Money fund

Money funds (or money market funds, money market mutual funds) are mutual funds that invest in short-term debt instruments.


Money market funds, also known as principal stability funds, seek to limit exposure to losses due to credit, market, and liquidity risks. Money market funds in the United States are regulated by the Securities and Exchange Commission's (SEC) Investment Company Act of 1940. Rule 2a-7 of the act restricts investments in money market funds by quality, maturity and diversity. Under this act, a money fund mainly buys the highest rated debt which matures in under 13 months. The portfolio must maintain a Weighted Average Maturity (WAM) of 90 days or less and not invest more than 5% in any one issuer, except for government and repurchase agreement securities.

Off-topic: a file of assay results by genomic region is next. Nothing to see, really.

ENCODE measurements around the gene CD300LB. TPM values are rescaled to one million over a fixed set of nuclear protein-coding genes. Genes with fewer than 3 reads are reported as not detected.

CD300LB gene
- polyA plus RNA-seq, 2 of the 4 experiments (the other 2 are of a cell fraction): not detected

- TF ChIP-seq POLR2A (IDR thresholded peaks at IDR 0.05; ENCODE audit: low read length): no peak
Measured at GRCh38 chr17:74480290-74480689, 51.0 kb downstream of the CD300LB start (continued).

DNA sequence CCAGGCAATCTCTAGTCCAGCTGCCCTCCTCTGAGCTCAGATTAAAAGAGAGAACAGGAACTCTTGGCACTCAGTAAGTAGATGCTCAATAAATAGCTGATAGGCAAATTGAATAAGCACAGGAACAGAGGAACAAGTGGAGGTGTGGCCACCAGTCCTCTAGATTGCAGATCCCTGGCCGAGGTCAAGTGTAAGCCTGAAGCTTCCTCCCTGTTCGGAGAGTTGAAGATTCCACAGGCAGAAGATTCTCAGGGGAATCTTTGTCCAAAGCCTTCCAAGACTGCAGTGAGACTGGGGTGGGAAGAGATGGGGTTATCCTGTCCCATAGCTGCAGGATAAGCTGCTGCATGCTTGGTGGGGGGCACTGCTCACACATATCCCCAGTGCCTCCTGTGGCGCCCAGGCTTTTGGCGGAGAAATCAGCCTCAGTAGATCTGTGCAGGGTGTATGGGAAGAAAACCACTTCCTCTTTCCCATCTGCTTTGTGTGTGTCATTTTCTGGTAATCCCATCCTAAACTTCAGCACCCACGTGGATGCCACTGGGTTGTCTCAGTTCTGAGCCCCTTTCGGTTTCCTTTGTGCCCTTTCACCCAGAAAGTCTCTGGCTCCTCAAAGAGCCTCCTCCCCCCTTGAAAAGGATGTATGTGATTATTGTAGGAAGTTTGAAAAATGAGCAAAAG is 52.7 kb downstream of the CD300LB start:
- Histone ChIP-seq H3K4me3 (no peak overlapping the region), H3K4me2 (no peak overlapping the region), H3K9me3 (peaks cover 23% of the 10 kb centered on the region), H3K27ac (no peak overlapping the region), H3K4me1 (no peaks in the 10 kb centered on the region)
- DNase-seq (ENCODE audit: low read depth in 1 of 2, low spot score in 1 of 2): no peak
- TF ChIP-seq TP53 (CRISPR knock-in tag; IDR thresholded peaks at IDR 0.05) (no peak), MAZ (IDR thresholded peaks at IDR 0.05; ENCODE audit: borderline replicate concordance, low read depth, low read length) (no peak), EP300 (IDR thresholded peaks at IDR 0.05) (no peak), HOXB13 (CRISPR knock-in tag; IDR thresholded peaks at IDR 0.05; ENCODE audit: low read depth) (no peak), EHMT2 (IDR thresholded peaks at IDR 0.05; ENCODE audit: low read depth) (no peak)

Eligible money market securities include commercial paper, repurchase agreements, short-term bonds or other money funds. Money market securities must be highly liquid, and have a stable value.

Breaking the buck

Money market funds seek a stable $1.00 net asset value (NAV): they aim never to lose money. If a fund's NAV drops below $1.00, one says that the fund "broke the buck".

This has rarely happened: as of September 16, 2008, two money funds have broken the buck (in the 37 year history of money funds), and from 1971 to September 15, 2008, there was only one failure.

The Community Bankers US Government Fund broke the buck in 1994, paying investors 96 cents per share. This was the first failure in the then 23 year history of money funds, and there were no further failures for 14 years. The fund had invested a large percentage of its assets into adjustable rate securities. As interest rates increased, these floating rate securities lost value. This fund was an institutional money fund, not a retail money fund, thus individuals were not directly affected.